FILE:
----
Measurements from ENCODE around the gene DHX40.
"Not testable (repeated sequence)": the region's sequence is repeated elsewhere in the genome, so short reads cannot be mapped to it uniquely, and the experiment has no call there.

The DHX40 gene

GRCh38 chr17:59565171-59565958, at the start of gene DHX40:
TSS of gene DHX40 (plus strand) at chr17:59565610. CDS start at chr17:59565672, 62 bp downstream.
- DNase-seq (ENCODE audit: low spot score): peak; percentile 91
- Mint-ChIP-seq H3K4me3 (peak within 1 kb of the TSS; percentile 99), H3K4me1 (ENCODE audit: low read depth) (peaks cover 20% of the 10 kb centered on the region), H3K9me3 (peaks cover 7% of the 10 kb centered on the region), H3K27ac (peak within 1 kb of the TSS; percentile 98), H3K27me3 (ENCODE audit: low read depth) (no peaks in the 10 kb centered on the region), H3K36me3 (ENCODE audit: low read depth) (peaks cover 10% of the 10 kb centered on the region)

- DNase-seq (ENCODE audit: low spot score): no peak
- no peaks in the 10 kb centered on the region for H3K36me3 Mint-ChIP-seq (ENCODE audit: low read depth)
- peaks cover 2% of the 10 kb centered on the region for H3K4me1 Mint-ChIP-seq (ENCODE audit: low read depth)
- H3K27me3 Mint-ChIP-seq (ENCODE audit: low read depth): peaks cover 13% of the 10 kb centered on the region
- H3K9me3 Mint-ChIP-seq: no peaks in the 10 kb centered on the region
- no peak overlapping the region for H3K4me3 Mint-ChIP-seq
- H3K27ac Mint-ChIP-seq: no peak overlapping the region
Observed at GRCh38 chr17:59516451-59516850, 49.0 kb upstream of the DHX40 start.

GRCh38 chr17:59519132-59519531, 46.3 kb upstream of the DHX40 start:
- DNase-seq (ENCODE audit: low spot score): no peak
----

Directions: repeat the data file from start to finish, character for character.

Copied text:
Measurements from ENCODE around the gene DHX40.
"Not testable (repeated sequence)": the region's sequence is repeated elsewhere in the genome, so short reads cannot be mapped to it uniquely, and the experiment has no call there.

The DHX40 gene

GRCh38 chr17:59565171-59565958, at the start of gene DHX40:
TSS of gene DHX40 (plus strand) at chr17:59565610. CDS start at chr17:59565672, 62 bp downstream.
- DNase-seq (ENCODE audit: low spot score): peak; percentile 91
- Mint-ChIP-seq H3K4me3 (peak within 1 kb of the TSS; percentile 99), H3K4me1 (ENCODE audit: low read depth) (peaks cover 20% of the 10 kb centered on the region), H3K9me3 (peaks cover 7% of the 10 kb centered on the region), H3K27ac (peak within 1 kb of the TSS; percentile 98), H3K27me3 (ENCODE audit: low read depth) (no peaks in the 10 kb centered on the region), H3K36me3 (ENCODE audit: low read depth) (peaks cover 10% of the 10 kb centered on the region)

- DNase-seq (ENCODE audit: low spot score): no peak
- no peaks in the 10 kb centered on the region for H3K36me3 Mint-ChIP-seq (ENCODE audit: low read depth)
- peaks cover 2% of the 10 kb centered on the region for H3K4me1 Mint-ChIP-seq (ENCODE audit: low read depth)
- H3K27me3 Mint-ChIP-seq (ENCODE audit: low read depth): peaks cover 13% of the 10 kb centered on the region
- H3K9me3 Mint-ChIP-seq: no peaks in the 10 kb centered on the region
- no peak overlapping the region for H3K4me3 Mint-ChIP-seq
- H3K27ac Mint-ChIP-seq: no peak overlapping the region
Observed at GRCh38 chr17:59516451-59516850, 49.0 kb upstream of the DHX40 start.

GRCh38 chr17:59519132-59519531, 46.3 kb upstream of the DHX40 start:
- DNase-seq (ENCODE audit: low spot score): no peak